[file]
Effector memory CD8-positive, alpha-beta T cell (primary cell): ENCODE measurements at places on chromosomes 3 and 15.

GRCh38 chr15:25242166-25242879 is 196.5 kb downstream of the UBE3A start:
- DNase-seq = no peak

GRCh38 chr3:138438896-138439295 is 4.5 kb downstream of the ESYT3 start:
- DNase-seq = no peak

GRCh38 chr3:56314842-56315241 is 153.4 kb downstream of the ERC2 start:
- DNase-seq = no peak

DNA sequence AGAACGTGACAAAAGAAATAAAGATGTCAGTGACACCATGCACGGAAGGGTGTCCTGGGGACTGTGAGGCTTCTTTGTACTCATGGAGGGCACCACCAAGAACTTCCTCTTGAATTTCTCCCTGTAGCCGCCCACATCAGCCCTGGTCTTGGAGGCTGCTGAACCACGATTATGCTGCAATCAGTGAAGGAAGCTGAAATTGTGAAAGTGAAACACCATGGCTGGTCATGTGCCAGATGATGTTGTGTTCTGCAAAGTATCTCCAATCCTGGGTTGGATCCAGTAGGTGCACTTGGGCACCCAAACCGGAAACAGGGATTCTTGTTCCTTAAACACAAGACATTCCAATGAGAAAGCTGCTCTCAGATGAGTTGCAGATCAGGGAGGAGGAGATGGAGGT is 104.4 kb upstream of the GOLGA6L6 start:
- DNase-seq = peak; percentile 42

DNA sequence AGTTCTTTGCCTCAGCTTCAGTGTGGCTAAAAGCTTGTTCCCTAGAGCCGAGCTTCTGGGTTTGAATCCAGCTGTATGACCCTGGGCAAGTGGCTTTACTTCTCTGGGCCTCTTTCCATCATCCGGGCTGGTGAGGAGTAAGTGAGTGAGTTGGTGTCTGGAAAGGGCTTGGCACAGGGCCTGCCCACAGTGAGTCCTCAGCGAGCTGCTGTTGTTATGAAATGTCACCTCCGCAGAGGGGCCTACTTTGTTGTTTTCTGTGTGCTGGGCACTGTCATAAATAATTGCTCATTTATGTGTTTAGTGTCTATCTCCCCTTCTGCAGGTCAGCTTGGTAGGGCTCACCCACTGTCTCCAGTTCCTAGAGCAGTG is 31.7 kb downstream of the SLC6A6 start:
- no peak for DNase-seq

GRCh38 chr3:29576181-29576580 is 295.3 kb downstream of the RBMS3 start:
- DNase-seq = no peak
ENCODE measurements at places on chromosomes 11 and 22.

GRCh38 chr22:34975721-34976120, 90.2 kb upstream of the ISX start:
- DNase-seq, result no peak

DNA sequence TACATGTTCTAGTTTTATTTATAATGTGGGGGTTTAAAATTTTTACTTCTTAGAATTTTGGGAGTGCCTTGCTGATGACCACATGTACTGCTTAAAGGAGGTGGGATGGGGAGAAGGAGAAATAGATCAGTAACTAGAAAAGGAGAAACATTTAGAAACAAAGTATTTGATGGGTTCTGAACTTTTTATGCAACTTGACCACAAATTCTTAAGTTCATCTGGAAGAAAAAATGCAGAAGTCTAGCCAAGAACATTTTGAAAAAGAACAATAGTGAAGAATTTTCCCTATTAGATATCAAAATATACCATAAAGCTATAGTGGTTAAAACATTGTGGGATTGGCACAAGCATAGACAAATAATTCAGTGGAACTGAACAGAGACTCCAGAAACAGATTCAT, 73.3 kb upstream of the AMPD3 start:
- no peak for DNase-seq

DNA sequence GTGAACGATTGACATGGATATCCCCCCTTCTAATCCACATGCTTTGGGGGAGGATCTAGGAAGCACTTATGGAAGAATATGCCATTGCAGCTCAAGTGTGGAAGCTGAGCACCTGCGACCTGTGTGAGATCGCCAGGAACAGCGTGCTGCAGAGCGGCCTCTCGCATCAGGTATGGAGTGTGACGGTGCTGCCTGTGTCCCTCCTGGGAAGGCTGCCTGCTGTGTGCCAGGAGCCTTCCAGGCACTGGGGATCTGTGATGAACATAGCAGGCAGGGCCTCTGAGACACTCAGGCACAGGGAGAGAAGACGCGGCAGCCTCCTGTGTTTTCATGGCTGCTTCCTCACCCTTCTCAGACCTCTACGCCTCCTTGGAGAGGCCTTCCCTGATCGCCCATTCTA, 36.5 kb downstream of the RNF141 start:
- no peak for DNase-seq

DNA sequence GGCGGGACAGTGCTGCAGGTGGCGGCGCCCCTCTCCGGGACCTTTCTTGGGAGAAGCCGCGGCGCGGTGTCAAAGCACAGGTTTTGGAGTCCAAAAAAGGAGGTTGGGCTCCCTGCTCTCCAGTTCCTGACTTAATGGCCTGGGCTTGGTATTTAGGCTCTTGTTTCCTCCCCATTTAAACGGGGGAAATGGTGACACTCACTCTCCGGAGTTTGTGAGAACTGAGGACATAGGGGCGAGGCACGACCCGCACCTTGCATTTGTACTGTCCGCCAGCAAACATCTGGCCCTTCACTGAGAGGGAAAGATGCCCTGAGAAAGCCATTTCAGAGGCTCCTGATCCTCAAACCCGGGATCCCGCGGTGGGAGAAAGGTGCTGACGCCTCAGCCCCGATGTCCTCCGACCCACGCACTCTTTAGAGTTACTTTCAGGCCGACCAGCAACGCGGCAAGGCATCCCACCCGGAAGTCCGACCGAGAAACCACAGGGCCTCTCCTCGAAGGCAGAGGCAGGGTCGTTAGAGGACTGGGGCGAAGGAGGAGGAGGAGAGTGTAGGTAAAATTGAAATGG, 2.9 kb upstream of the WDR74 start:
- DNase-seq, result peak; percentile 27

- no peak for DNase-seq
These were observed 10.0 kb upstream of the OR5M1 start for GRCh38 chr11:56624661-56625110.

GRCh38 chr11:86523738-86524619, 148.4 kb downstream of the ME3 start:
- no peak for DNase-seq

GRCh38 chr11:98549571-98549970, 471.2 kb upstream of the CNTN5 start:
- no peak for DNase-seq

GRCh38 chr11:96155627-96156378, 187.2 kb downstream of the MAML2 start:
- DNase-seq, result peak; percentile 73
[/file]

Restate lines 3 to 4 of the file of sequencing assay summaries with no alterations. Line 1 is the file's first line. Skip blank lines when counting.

- DNase-seq = no peak

GRCh38 chr3:138438896-138439295 is 4.5 kb downstream of the ESYT3 start: